Stability and Kinetics of Interfacial Protein Films

Author : Luis Gustavo Cascao Pereira
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Multiscale Simulations

Author : Barry Zhongqi Shang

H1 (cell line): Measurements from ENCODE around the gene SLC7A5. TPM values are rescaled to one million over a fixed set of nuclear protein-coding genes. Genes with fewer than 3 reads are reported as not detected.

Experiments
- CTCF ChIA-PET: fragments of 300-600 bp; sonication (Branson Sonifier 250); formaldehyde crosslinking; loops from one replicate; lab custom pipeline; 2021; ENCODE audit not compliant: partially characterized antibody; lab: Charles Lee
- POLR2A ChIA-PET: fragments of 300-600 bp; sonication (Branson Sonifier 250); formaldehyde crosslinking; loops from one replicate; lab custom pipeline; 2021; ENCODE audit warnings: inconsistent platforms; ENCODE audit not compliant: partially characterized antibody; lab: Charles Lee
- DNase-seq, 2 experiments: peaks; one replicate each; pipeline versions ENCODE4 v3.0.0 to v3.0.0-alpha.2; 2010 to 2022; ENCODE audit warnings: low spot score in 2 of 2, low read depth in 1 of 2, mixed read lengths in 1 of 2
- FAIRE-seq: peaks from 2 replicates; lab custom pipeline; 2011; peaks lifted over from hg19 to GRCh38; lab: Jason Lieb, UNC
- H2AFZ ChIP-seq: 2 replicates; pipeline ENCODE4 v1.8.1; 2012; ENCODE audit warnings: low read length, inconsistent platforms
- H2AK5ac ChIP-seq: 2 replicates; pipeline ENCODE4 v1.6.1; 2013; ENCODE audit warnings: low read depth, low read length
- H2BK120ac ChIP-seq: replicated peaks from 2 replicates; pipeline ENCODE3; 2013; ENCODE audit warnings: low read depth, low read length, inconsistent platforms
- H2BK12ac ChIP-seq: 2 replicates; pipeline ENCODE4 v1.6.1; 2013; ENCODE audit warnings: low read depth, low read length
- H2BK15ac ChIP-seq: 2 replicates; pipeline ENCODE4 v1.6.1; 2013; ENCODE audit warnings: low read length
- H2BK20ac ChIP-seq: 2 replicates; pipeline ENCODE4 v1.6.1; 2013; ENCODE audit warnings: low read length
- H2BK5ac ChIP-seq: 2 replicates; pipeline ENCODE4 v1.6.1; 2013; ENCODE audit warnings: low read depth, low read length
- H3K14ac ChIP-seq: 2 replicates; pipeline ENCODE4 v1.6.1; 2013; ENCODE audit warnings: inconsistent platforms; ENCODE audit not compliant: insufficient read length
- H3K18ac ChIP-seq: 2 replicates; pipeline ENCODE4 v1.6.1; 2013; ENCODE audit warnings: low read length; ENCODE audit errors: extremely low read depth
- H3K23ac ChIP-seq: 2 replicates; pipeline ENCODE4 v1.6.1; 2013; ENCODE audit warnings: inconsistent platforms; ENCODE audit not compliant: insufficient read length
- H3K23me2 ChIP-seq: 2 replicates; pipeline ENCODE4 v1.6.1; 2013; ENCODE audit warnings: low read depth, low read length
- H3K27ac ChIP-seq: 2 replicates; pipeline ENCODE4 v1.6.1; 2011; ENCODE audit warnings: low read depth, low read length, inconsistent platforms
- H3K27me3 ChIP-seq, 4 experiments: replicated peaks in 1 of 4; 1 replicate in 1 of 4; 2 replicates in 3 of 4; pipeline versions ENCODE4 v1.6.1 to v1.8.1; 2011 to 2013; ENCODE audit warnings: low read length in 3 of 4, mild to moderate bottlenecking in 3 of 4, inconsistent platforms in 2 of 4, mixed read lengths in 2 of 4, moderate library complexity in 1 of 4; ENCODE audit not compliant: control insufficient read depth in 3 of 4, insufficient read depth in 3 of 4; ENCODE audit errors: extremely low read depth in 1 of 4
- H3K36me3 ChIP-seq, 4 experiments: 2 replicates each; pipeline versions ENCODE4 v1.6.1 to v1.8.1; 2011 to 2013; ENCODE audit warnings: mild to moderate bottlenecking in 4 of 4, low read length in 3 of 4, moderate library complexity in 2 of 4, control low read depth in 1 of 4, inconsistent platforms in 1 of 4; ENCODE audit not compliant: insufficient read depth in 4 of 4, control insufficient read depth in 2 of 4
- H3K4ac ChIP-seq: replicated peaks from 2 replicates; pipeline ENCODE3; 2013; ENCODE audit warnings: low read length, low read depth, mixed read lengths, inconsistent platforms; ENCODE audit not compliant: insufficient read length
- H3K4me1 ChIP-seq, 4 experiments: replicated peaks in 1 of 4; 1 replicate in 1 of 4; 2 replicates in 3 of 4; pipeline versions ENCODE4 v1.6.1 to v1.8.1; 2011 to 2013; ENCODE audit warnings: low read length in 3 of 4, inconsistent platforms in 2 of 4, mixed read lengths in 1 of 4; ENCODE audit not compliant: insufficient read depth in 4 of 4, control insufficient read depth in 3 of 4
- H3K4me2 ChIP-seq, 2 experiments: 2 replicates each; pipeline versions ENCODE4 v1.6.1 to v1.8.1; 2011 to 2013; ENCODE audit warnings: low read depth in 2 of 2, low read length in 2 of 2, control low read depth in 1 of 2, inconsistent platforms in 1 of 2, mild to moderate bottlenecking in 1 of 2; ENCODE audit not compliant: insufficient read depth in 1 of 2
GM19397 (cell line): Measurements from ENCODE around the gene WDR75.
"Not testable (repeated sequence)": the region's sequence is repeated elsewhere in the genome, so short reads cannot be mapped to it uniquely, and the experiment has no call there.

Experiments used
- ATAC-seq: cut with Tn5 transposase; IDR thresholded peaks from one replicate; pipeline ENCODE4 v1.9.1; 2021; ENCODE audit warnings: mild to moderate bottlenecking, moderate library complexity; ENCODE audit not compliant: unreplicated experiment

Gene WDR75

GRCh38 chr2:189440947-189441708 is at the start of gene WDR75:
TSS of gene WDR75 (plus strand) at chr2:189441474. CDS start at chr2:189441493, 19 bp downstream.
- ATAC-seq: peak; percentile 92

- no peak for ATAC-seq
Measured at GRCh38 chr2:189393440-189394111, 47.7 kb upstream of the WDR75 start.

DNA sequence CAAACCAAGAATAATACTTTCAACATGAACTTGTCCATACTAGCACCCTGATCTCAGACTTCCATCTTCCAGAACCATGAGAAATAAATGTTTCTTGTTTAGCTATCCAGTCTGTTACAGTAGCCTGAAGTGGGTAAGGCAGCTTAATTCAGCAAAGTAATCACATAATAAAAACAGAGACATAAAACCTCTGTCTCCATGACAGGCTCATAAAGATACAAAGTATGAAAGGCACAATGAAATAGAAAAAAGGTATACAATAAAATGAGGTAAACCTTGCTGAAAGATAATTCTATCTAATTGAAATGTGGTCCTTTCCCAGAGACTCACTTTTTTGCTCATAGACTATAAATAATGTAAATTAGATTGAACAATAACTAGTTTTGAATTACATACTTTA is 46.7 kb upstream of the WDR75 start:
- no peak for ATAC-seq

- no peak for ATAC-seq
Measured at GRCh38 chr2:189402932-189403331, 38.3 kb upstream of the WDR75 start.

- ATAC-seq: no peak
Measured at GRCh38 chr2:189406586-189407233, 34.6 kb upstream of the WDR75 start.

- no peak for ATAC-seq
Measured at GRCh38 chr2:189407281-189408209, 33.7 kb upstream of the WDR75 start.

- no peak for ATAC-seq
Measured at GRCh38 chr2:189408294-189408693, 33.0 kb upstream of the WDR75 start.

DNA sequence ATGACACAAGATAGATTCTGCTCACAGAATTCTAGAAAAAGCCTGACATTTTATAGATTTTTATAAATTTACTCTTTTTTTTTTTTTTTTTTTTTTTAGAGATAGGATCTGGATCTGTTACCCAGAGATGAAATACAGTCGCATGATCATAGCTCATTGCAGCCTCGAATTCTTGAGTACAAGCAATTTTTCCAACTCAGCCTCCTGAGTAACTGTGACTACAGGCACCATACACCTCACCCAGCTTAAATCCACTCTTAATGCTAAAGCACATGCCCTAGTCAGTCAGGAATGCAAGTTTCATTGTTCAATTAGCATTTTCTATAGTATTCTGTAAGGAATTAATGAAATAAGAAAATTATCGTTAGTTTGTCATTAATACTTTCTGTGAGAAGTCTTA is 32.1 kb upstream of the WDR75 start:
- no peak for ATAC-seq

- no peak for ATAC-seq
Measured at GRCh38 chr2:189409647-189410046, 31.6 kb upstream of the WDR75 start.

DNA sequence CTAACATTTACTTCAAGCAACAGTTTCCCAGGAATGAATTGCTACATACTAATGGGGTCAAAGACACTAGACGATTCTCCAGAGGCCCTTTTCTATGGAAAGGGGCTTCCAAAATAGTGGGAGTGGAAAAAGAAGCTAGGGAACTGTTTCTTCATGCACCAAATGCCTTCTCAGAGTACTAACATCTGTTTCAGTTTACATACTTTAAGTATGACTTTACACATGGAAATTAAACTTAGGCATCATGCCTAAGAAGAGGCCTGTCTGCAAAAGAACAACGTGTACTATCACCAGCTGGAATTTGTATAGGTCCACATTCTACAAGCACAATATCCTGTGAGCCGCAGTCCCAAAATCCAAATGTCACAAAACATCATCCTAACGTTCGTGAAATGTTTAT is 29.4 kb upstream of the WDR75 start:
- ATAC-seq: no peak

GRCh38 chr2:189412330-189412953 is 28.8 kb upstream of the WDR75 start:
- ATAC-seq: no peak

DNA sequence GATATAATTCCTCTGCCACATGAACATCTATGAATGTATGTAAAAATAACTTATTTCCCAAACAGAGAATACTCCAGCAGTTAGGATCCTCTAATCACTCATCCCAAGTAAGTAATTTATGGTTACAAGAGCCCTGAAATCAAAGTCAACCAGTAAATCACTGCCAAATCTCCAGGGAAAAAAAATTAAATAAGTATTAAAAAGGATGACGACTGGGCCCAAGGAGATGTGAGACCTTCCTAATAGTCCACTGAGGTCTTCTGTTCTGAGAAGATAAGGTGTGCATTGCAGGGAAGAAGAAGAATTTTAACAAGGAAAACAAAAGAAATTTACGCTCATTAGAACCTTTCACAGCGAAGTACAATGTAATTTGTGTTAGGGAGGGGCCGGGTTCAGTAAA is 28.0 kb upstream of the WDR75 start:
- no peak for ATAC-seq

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The development of multiscale methods for computational simulation of biophysical systems represents a significant challenge. Effective computational models that bridge physical insights obtained from atomistic simulations and experimental findings are lacking. An accurate passing of information between these scales would enable: (1) an improved physical understanding of structure-function relationships, and (2) enhanced rational strategies for molecular engineering and materials design. Two approaches are described in this dissertation to facilitate these multiscale goals. In Part I, we develop a lattice kinetic Monte Carlo model to simulate cellulose decomposition by cellulase enzymes and to understand the effects of spatial confinement on enzyme kinetics. An enhanced mechanistic understanding of this reaction system could enhance the design of cellulose bioconversion technologies for renewable and sustainable energy. Using our model, we simulate the reaction up to experimental conversion times of days, while simultaneously capturing the microscopic kinetic behaviors. Therefore, the influence of molecular-scale kinetics on the macroscopic conversion rate is made transparent. The inclusion of spatial constraints in the kinetic model represents a significant advance over classical mass-action models commonly used to describe this reaction system. We find that restrictions due to enzyme jamming and substrate heterogeneity at the molecular level play a dominate role in limiting cellulose conversion. We identify that the key rate limitations are the slow rates of enzyme complexation with glucan chains and the competition between enzyme processivity and jamming. We show that the kinetics of complexation, which involves extraction of a glucan chain end from the cellulose surface and threading through the enzyme active site, occurs slowly on the order of hours, while intrinsic hydrolytic bond cleavage occurs on the order of seconds. We also elucidate the subtle trade-off between processivity and jamming. Highly processive enzymes cleave a large fraction of a glucan chain during each processive run but are prone to jamming at obstacles. Less processive enzymes avoid jamming but cleave only a small fraction of a chain. Optimizing this trade-off maximizes the cellulose conversion rate. We also elucidate the molecular-scale kinetic origins for synergy among cellulases in enzyme mixtures. In contrast to the currently accepted theory, we show that the ability of an endoglucanase to increase the concentration of chain ends for exoglucanases is insufficient for synergy to occur. Rather, endoglucanases must enhance the rate of complexation between exoglucanases and the newly created chain ends. This enhancement occurs when the endoglucanase is able to partially decrystallize the cellulose surface. We show generally that the driving forces for complexation and jamming, which govern the kinetics of pure exoglucanases, also control the degree of synergy in endo-exo mixtures. In Part II, we focus our attention on a different multiscale problem. This challenge is the development of coarse-grained models from atomistic models to access larger length- and time-scales in a simulation. This problem is difficult because it requires a delicate balance between maintaining (1) physical simplicity in the coarse-grained model and (2) physical consistency with the atomistic model. To achieve these goals, we develop a scheme to coarse-grain an atomistic fluid model into a fluctuating hydrodynamics (FHD) model. The FHD model describes the solvent as a field of fluctuating mass, momentum, and energy densities. The dynamics of the fluid are governed by continuum balance equations and fluctuation-dissipation relations based on the constitutive transport laws. The incorporation of both macroscopic transport and microscopic fluctuation phenomena could provide richer physical insight into the behaviors of biophysical systems driven by hydrodynamic fluctuations, such as hydrophobic assembly and crystal nucleation. To develop the FHD model, we map all-atom molecular dynamics trajectories onto mass, momentum, and energy density grids to generate a corresponding field trajectory. From the field statistics, the response functions and transport coefficients of the atomistic model are computed. These thermophysical properties are then used to parameterize an FHD model for the fluid that reproduces the hydrodynamic correlations underlying the atomistic model. We show that an FHD description of the fluid is preserved down to length scales of 5 Å, enabling application of this coarse-graining approach to molecular systems. We further extend our coarse-graining method by developing an interfacial FHD model using information obtained from simulations of an atomistic liquid-vapor interface. We illustrate that a phenomenological Ginzburg-Landau free energy employed in the FHD model can effectively represent the attractive molecular interactions of the atomistic model, which give rise to phase separation. For argon and water, we show that the interfacial FHD model can reproduce the compressibility, surface tension, and capillary wave spectrum of the atomistic model. Via this approach, simulations that explore the coupling between hydrodynamic fluctuations and phase equilibria with molecular-scale consistency are now possible. In both Parts I and II, the emerging theme is that the combination of bottom-up coarse graining and top-down phenomenology is essential for enabling a multiscale approach to remain physically consistent with molecular-scale interactions while simultaneously capturing the collective macroscopic behaviors. This hybrid strategy enables the resulting computational models to be both physically insightful and practically meaningful.